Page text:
1099 FAQs: What You Need to Know for 2021 Filing

1099 FAQs: What You Need to Know for 2022 Filing

September 29, 2022

The IRS makes changes year after year to the 1099 filing process — adding additional stress to accounting teams’ year-end tasks during an already chaotic period. Between the introduction of new forms and changes to filing requirements, many organizations are struggling to file their 1099s properly and efficiently.

Here’s what you need to know:

1. Who needs to furnish Form 1099s?

Form 1099 is used by businesses to report compensation to non-employee individuals for services provided.

Per the IRS, generally, if the following four conditions are met, you must report a payment as non-employee compensation:

  1. You made the payment to an individual who is not your employee
  2. You made the payment for services provided during the course of your trade or business (including government agencies and nonprofit organizations)
  3. You made the payment to an individual, partnership, estate, or in some cases, a corporation*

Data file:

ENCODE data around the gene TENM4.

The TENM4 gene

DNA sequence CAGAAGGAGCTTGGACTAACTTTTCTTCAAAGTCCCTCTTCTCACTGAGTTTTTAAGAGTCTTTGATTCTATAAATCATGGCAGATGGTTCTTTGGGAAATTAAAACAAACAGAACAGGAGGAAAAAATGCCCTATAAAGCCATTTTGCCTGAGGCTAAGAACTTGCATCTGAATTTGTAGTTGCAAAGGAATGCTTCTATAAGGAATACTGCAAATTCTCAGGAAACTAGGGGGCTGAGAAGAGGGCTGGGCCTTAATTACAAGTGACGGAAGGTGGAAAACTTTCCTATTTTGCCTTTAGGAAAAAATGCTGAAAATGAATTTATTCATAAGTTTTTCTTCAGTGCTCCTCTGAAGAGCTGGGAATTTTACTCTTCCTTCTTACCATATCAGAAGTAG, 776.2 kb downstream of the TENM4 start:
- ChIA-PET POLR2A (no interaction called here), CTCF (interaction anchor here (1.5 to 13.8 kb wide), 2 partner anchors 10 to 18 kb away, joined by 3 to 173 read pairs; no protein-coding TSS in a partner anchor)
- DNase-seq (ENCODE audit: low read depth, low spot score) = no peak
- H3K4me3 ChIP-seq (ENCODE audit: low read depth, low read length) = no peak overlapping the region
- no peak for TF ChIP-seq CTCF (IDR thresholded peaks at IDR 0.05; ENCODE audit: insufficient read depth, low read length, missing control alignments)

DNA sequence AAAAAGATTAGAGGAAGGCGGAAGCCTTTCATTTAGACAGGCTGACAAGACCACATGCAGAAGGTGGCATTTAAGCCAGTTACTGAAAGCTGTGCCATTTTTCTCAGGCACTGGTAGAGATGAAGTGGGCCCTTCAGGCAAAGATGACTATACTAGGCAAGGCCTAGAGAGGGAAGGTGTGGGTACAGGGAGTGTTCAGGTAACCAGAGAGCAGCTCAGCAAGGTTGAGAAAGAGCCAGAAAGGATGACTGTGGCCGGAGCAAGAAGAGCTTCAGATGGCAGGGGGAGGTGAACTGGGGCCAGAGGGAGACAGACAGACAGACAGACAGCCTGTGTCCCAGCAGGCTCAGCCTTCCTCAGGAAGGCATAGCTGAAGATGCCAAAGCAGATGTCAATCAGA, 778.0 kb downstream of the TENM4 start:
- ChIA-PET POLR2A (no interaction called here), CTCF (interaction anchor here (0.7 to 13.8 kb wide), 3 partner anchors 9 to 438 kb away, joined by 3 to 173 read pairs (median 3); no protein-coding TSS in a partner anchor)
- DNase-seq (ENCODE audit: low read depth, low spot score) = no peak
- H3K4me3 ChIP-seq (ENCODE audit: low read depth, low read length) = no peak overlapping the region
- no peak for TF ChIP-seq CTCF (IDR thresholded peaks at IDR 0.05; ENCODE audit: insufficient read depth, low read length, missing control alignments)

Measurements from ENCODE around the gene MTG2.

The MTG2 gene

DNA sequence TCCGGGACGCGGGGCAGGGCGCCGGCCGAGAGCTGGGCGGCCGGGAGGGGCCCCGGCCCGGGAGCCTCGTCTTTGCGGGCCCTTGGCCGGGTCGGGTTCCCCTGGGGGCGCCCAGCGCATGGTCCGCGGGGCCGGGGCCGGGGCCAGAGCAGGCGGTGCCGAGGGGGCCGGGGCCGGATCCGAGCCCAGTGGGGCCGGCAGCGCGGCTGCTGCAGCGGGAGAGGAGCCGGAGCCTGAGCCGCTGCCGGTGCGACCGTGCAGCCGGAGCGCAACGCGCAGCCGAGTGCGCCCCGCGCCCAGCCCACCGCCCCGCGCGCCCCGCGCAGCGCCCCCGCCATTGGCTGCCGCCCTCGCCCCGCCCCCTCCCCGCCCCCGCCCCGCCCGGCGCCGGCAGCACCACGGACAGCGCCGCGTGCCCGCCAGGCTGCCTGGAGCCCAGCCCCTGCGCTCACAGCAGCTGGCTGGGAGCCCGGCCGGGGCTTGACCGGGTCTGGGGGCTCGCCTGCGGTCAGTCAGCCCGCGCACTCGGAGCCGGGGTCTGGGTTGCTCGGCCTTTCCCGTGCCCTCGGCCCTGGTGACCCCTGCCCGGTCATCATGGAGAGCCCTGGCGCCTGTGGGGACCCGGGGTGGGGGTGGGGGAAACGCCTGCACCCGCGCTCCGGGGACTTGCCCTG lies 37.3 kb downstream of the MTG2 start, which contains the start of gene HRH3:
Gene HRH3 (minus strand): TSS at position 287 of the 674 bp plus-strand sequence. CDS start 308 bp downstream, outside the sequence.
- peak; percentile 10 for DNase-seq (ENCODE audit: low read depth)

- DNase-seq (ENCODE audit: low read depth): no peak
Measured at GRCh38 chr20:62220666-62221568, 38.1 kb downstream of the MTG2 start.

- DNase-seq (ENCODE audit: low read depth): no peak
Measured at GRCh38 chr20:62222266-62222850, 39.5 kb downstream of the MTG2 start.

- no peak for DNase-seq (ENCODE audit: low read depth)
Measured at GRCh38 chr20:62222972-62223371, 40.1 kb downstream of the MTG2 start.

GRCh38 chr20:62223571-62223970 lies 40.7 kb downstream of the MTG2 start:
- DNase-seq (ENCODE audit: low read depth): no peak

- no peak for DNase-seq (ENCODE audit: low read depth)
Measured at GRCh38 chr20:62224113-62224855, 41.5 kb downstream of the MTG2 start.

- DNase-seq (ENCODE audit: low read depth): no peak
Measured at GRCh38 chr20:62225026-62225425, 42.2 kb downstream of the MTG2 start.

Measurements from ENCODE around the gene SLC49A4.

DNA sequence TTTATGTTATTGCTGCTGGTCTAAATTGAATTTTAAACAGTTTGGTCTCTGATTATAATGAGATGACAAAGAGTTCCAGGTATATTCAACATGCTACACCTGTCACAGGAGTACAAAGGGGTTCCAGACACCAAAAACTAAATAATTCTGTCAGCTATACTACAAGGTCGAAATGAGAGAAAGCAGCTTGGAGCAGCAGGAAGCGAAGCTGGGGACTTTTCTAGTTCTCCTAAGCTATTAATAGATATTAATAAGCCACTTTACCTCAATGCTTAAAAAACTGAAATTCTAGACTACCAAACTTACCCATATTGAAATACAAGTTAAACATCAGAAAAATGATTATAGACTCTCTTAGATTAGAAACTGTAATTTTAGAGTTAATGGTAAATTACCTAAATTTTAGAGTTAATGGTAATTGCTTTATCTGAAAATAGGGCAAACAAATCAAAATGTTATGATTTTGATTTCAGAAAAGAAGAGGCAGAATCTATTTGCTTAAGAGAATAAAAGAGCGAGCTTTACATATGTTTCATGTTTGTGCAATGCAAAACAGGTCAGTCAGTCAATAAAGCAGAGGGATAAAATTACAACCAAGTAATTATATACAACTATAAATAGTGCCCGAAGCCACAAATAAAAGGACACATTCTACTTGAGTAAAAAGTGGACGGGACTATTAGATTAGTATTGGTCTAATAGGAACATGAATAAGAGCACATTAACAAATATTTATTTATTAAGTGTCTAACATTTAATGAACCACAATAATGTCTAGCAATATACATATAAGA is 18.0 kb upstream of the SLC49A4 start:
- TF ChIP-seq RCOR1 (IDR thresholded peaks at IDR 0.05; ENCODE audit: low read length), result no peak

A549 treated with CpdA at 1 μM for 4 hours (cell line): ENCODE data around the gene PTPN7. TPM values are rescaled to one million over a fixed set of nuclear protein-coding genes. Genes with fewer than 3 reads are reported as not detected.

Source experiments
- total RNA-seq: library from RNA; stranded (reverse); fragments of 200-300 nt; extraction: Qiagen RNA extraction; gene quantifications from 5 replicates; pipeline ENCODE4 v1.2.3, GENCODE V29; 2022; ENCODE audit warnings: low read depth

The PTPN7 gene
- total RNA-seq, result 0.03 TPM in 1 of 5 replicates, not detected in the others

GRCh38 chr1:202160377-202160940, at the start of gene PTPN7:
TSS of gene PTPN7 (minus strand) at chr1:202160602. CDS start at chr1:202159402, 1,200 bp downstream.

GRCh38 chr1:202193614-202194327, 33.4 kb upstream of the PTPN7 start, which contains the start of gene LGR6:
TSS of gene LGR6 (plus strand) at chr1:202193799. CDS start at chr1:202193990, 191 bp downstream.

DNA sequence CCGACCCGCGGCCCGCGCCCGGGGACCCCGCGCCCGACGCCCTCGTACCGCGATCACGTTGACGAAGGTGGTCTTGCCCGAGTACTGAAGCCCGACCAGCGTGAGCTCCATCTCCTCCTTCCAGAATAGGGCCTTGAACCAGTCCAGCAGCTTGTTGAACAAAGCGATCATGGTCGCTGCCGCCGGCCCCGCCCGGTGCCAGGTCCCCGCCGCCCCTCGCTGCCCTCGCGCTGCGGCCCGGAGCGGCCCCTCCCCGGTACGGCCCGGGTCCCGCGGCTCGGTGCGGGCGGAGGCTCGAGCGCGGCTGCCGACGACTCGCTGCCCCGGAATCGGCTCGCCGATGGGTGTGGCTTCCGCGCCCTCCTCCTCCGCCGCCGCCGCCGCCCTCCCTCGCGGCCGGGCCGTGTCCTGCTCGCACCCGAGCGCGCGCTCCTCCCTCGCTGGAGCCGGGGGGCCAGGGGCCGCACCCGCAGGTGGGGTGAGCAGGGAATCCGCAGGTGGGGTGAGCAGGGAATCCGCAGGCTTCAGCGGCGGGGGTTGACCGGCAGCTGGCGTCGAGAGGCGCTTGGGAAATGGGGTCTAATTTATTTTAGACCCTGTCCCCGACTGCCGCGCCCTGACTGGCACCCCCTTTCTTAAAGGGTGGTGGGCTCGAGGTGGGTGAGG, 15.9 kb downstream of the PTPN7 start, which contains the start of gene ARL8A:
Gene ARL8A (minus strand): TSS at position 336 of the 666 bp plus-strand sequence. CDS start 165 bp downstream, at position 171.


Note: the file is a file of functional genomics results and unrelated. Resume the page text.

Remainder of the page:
4. You made payments totaling at least $600 ($10 for interest or royalties) during the tax year

*Amounts paid to C corps and S corps do not require a 1099 EXCEPT for: (1) amounts paid to an attorney set up as a C corp or S corp for legal services, or (2) amounts paid to a medical professional set up as a C corp or S corp for medical services.

2. What are the different types of 1099s?

As of 2021, there are 20 varieties of 1099 forms. Below is a list of common forms and their most typical applications:

  • 1099-INT: Sent to taxpayers who earned $10 or more of interest in the tax year
  • 1099-DIV: Typically sent to taxpayers who earned dividend income throughout the tax year
  • 1099-B: Sent to taxpayers for various broker transactions, including sale of stocks, commodities and other securities
  • 1099-NEC: Sent to taxpayers who were paid $600 or more in the tax year as a non-employee (e.g., independent contractor) of a business. Non-employee income could also include fees, benefits, commissions and royalties.
  • 1099-MISC: Sent to taxpayers who earned $600 or more in rent, legal settlements and any other income that does not fit on another 1099 form

3. When are 1099s due?

All 1099 forms must be furnished to recipients by January 31. All 1099 forms are due to the IRS by March 31, except for the 1099-NEC, which is due to the IRS by January 31.

4. How do I correct a recipient's info for a 1099 after it's been sent to the IRS?

You’ll need to resend the relevant forms to the IRS and resend the corrected form to the recipient.

5. What are the IRS penalties if I file late?

Each form in the 1099 series carries different late-file penalties. Please see the IRS instructions for your specific form to understand more about the penalties.